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JOHN SEALE ACS, CSA, CINEMATOGRAPHER

In the 20 years to the end of 1996, he has shot 28 feature films, won dozens of awards: universally respected, but at home, he is a shorts and T shirt man. Andrew L. Urban talks to cinematographer John Seale one of the Whizzards of Oz.

After making The English Patient , director Anthony Minghella described John Seale as the toughest man he’s ever worked with, a man with Samurai qualities. Sitting on his spacious terrace overlooking parts of Sydney Harbour, wearing his shorts and T shirt, Seale looks more like a yachtsman getting ready to load the boat with provisions than a Samurai. But for Minghella, it was John’s canny problem solving and gutsy determination that showed through.

"He’d always be ready to spend half his Sunday talking about the plans for the coming week, when Sunday was our only day off and we were all tired and shooting again at dawn. He was always there for me."

Seale shrugs this off: "There’s an awful lot of thinking goes on…You get a director like Anthony who’s so open to contributions from all other members of the crew, you give up four to six hours of your Sunday to talk about the film, organising the shots."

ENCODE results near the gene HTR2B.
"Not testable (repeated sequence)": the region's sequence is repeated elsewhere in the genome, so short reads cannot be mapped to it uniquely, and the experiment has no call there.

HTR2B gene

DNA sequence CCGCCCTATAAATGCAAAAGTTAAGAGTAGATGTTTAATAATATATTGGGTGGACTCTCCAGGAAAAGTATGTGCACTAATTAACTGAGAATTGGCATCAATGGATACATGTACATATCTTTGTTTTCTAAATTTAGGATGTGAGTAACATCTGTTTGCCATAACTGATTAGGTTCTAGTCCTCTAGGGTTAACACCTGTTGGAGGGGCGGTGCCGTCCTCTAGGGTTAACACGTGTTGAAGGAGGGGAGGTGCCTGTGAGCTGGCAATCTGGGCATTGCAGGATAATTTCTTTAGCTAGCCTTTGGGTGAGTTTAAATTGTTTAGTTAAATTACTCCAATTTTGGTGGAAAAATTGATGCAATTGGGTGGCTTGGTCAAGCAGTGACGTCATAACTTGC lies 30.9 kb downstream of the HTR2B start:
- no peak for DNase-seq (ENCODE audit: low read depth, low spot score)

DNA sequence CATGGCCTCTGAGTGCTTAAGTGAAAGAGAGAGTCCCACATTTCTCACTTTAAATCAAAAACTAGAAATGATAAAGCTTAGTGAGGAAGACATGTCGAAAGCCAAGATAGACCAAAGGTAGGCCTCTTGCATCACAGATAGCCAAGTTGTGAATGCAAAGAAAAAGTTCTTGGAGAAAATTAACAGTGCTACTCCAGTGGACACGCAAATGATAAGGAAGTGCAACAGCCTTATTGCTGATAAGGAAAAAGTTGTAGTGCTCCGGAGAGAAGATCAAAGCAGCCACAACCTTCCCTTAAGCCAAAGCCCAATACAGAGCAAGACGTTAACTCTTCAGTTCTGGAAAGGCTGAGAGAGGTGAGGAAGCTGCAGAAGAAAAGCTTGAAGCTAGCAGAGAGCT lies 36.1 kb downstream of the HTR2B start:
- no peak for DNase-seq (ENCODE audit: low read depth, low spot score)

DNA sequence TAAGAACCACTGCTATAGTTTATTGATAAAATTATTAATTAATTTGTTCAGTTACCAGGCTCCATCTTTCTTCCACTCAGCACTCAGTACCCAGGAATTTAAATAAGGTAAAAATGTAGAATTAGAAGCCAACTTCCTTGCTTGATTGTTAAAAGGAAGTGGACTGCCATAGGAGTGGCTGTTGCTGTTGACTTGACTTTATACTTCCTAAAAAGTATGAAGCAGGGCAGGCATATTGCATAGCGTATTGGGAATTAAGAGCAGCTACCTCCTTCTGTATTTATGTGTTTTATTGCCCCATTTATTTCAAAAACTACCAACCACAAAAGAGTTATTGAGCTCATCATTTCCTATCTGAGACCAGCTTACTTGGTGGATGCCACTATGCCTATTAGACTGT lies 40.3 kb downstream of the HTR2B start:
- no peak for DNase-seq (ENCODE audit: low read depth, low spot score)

"It was a panic last minute thing, which is often the best way because it gets done then."

One of the many challenges facing Seale in The English Patient was a spectacularly romantic and visually exciting scene in an abandoned church. Kip (Naveen Andrews) takes Hana (Juliette Binoche) to the church to show her the frescos, and winches her up a makeshift rope harness with a flaming flare in her hand to illuminate the artworks.

"That was a total drama…because we couldn’t use a real one, we would have killed everyone eventually with some carcinogenic process. The special effects boys were in fact very busy and they weren’t listening to my problems, that I needed to build a special light that had to have smoke running through it, and Juliette swinging around on the rope. In the end, by pounding the table at meetings, we finally all got together - by which time I’d already designed what I thought would work with my gaffer electrician. But we had to have special effects team in there so the thing didn’t heat up and burn her hand. Pipes had to be run down her arm, and run smoke and electricity wires up through the rope that Naveen is holding. It was like an umbilical cord with power and smoke…It worked in the end, but it had me thrown for a long time. We haven’t got that, we haven’t got the scene. It was a panic last minute thing, which is often the best way because it gets done then."